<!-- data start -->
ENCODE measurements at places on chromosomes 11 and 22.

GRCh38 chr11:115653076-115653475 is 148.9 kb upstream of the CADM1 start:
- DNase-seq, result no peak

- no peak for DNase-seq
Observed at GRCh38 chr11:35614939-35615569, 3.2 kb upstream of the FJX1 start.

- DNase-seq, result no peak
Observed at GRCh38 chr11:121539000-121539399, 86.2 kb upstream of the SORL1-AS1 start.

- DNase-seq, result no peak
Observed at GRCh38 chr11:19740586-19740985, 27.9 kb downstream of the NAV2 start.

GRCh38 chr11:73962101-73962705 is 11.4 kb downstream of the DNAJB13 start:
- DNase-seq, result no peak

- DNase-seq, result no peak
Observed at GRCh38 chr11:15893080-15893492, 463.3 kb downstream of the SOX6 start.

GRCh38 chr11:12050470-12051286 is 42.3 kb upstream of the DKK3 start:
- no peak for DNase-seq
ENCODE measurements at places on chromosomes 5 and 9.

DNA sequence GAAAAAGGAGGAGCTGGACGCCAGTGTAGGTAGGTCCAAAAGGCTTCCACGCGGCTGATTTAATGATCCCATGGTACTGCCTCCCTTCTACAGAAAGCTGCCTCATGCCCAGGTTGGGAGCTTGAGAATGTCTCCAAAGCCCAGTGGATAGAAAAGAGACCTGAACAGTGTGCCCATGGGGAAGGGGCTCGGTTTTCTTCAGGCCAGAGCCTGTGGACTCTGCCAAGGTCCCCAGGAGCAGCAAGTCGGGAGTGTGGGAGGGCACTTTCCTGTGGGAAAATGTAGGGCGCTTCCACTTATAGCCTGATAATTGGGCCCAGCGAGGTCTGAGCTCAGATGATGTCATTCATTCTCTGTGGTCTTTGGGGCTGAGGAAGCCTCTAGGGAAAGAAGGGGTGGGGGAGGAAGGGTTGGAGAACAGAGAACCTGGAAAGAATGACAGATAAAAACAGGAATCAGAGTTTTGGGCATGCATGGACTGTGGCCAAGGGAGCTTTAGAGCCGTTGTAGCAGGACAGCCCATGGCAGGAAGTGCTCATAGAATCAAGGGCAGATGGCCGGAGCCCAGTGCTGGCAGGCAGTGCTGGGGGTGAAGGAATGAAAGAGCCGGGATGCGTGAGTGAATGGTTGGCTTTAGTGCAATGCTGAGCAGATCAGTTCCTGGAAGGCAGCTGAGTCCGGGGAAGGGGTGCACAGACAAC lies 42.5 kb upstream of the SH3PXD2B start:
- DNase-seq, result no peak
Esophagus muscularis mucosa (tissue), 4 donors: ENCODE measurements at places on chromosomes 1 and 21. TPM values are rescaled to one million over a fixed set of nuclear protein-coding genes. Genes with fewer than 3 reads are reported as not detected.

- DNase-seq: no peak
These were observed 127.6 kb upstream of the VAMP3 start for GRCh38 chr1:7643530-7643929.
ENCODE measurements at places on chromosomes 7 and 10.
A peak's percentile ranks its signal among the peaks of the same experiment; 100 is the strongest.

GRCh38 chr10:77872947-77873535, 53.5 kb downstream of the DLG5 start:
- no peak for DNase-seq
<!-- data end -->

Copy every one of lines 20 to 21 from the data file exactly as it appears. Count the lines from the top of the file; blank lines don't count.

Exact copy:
- DNase-seq: no peak
These were observed 127.6 kb upstream of the VAMP3 start for GRCh38 chr1:7643530-7643929.